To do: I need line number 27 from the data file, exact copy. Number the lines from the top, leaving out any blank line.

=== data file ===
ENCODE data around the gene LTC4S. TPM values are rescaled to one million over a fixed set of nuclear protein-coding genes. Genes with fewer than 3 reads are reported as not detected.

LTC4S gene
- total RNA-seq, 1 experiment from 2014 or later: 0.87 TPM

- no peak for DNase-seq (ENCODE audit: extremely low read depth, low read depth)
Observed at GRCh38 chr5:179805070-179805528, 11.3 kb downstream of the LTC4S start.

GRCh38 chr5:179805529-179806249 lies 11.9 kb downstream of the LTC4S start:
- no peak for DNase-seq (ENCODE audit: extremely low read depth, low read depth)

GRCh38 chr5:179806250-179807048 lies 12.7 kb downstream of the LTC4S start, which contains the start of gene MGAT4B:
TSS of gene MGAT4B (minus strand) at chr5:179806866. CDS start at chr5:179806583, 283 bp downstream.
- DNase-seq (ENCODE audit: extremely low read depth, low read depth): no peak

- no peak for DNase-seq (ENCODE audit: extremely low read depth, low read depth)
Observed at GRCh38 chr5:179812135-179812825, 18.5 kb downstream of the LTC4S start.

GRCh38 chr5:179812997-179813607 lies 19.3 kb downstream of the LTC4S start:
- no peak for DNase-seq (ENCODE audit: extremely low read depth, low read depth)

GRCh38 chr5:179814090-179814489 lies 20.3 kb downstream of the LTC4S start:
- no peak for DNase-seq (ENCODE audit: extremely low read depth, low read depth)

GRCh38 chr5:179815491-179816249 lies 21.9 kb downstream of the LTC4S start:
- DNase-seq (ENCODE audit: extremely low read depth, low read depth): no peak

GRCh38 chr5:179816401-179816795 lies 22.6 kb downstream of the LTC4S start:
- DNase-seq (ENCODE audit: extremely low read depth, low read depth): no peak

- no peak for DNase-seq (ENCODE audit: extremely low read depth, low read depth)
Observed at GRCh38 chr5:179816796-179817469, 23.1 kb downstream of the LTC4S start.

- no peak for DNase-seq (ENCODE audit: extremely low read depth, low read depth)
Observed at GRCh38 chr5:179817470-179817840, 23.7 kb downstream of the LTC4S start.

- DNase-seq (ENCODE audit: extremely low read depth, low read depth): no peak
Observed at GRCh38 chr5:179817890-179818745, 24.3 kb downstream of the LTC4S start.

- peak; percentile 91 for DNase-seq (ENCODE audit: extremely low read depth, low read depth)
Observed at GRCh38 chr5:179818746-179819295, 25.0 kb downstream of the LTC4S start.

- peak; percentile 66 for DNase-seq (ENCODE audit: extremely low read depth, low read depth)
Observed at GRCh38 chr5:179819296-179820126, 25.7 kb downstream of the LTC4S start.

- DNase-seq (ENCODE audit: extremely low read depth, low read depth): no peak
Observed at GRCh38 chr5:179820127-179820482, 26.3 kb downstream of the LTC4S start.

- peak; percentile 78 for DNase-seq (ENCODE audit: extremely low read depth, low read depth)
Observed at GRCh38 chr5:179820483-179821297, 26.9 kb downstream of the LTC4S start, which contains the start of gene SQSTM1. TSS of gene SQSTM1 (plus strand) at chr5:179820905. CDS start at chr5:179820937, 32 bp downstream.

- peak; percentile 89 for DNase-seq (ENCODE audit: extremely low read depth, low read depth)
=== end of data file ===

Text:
- peak; percentile 91 for DNase-seq (ENCODE audit: extremely low read depth, low read depth)